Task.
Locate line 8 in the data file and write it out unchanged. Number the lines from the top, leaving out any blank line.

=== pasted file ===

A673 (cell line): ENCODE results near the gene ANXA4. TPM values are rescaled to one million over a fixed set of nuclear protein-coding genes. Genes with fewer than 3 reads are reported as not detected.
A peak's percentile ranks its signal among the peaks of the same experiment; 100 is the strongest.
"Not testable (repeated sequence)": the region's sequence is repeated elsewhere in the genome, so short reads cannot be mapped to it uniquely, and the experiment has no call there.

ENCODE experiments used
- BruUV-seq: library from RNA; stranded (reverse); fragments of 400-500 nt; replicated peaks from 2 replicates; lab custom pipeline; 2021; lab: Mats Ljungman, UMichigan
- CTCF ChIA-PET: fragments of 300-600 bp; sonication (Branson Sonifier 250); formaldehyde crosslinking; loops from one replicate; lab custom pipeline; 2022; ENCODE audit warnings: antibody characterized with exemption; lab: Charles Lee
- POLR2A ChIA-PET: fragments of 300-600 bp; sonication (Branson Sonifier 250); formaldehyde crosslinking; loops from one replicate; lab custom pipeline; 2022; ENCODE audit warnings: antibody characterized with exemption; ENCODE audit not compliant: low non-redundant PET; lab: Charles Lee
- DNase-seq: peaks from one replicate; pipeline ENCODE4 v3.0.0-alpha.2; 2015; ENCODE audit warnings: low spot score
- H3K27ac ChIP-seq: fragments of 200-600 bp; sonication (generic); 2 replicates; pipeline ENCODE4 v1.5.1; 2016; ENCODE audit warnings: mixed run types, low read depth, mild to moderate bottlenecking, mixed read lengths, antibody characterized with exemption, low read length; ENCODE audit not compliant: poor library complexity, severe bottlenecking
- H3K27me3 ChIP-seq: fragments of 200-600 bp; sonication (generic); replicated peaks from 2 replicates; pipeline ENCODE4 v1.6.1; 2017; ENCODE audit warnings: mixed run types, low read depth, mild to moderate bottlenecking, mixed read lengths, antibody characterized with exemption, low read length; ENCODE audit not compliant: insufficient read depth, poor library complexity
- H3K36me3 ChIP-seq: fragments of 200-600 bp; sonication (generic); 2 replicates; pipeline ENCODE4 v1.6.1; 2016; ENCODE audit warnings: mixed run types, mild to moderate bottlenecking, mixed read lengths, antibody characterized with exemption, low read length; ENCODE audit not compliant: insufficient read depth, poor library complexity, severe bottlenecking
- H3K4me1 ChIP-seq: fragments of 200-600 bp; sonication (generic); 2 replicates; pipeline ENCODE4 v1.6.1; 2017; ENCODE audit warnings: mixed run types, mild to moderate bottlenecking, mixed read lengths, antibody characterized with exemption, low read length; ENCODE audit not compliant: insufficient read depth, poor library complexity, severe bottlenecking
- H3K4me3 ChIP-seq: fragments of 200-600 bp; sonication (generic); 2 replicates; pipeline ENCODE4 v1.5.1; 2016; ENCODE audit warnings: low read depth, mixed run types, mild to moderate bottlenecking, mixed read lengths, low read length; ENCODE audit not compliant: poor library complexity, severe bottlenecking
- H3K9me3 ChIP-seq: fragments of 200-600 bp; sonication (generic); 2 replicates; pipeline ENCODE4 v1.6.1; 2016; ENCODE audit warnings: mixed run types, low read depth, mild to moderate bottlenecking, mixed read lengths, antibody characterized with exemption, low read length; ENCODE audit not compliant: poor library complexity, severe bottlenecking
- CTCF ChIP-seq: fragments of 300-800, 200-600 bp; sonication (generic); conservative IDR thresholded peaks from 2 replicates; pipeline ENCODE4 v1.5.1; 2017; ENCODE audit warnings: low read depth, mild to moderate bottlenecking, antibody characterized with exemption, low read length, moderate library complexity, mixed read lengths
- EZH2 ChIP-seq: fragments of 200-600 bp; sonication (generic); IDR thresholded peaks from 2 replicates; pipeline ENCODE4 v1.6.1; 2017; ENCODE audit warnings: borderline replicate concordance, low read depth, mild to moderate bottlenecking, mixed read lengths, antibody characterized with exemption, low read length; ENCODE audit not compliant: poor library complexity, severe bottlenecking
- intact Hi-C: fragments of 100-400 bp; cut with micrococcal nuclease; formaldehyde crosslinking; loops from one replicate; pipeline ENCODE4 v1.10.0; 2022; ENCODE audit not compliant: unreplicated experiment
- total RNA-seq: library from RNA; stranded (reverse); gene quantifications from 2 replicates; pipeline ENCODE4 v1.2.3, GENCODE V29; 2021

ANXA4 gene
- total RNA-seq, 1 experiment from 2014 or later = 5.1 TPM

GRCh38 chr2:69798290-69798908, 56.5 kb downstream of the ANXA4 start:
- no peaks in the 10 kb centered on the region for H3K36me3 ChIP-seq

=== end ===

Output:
- DNase-seq: peaks from one replicate; pipeline ENCODE4 v3.0.0-alpha.2; 2015; ENCODE audit warnings: low spot score